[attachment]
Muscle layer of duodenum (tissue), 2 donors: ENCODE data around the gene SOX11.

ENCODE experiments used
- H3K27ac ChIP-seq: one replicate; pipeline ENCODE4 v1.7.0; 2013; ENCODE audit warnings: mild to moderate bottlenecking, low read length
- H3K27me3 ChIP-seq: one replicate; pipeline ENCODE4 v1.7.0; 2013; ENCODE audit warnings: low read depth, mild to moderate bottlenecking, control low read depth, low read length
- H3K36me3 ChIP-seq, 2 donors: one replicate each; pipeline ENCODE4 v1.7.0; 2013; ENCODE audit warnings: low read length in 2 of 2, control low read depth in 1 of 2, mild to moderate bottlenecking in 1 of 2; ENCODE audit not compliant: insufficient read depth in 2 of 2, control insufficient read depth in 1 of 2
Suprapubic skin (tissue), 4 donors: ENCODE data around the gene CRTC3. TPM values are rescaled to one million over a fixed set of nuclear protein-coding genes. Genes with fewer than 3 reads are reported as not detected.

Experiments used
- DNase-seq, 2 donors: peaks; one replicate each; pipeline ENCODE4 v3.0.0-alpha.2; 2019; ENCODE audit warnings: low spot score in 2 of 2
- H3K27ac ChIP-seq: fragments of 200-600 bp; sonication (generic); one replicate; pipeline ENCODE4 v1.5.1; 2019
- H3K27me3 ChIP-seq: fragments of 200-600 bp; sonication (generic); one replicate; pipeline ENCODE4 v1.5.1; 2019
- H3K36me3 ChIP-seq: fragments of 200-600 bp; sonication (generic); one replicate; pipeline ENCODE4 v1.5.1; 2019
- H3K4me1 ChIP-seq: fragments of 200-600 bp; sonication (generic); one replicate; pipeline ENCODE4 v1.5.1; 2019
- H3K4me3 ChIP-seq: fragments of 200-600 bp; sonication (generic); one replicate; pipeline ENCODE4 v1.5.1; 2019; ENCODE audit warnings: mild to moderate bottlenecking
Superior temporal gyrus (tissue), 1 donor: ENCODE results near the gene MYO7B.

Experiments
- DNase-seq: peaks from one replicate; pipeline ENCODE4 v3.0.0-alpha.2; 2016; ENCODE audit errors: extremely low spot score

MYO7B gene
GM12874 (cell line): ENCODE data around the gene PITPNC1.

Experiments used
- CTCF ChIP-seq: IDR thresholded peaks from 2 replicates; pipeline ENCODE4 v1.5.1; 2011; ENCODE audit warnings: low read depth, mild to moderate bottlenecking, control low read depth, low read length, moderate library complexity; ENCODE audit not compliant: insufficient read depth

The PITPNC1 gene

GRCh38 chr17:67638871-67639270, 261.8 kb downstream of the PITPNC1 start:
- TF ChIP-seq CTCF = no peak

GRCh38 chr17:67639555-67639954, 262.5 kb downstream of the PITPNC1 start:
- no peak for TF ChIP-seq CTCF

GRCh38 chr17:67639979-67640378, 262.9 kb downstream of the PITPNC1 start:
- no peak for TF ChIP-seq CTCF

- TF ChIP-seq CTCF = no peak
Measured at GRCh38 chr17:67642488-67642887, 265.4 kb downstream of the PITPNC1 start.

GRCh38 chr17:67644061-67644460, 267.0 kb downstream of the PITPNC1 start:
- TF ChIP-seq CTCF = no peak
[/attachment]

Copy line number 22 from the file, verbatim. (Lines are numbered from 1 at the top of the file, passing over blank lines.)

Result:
GRCh38 chr17:67638871-67639270, 261.8 kb downstream of the PITPNC1 start: